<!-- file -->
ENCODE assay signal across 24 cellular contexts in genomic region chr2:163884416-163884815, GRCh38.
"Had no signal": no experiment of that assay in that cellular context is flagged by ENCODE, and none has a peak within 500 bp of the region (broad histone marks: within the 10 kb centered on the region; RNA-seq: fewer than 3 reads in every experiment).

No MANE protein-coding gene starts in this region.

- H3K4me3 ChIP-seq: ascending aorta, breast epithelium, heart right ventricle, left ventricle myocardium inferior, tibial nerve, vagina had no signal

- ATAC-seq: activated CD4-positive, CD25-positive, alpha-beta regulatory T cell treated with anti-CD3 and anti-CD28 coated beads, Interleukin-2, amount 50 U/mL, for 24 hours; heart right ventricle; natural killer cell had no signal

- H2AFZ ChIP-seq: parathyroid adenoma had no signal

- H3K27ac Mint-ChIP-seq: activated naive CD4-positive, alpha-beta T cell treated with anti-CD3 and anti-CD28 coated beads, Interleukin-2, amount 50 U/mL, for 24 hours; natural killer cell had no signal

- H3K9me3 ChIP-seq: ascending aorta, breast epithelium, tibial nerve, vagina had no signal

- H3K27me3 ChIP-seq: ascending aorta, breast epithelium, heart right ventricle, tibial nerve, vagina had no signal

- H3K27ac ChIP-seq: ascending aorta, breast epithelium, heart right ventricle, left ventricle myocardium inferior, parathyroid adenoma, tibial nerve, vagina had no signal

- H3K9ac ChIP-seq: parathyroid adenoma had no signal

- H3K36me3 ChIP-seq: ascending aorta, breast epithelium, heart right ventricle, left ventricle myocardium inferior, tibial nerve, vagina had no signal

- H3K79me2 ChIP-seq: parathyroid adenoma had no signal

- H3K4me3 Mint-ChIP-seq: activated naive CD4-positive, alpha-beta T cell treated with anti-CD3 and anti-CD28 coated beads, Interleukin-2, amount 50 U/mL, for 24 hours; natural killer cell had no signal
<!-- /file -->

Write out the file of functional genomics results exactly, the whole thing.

ENCODE assay signal across 24 cellular contexts in genomic region chr2:163884416-163884815, GRCh38.
"Had no signal": no experiment of that assay in that cellular context is flagged by ENCODE, and none has a peak within 500 bp of the region (broad histone marks: within the 10 kb centered on the region; RNA-seq: fewer than 3 reads in every experiment).

No MANE protein-coding gene starts in this region.

- H3K4me3 ChIP-seq: ascending aorta, breast epithelium, heart right ventricle, left ventricle myocardium inferior, tibial nerve, vagina had no signal

- ATAC-seq: activated CD4-positive, CD25-positive, alpha-beta regulatory T cell treated with anti-CD3 and anti-CD28 coated beads, Interleukin-2, amount 50 U/mL, for 24 hours; heart right ventricle; natural killer cell had no signal

- H2AFZ ChIP-seq: parathyroid adenoma had no signal

- H3K27ac Mint-ChIP-seq: activated naive CD4-positive, alpha-beta T cell treated with anti-CD3 and anti-CD28 coated beads, Interleukin-2, amount 50 U/mL, for 24 hours; natural killer cell had no signal

- H3K9me3 ChIP-seq: ascending aorta, breast epithelium, tibial nerve, vagina had no signal

- H3K27me3 ChIP-seq: ascending aorta, breast epithelium, heart right ventricle, tibial nerve, vagina had no signal

- H3K27ac ChIP-seq: ascending aorta, breast epithelium, heart right ventricle, left ventricle myocardium inferior, parathyroid adenoma, tibial nerve, vagina had no signal

- H3K9ac ChIP-seq: parathyroid adenoma had no signal

- H3K36me3 ChIP-seq: ascending aorta, breast epithelium, heart right ventricle, left ventricle myocardium inferior, tibial nerve, vagina had no signal

- H3K79me2 ChIP-seq: parathyroid adenoma had no signal

- H3K4me3 Mint-ChIP-seq: activated naive CD4-positive, alpha-beta T cell treated with anti-CD3 and anti-CD28 coated beads, Interleukin-2, amount 50 U/mL, for 24 hours; natural killer cell had no signal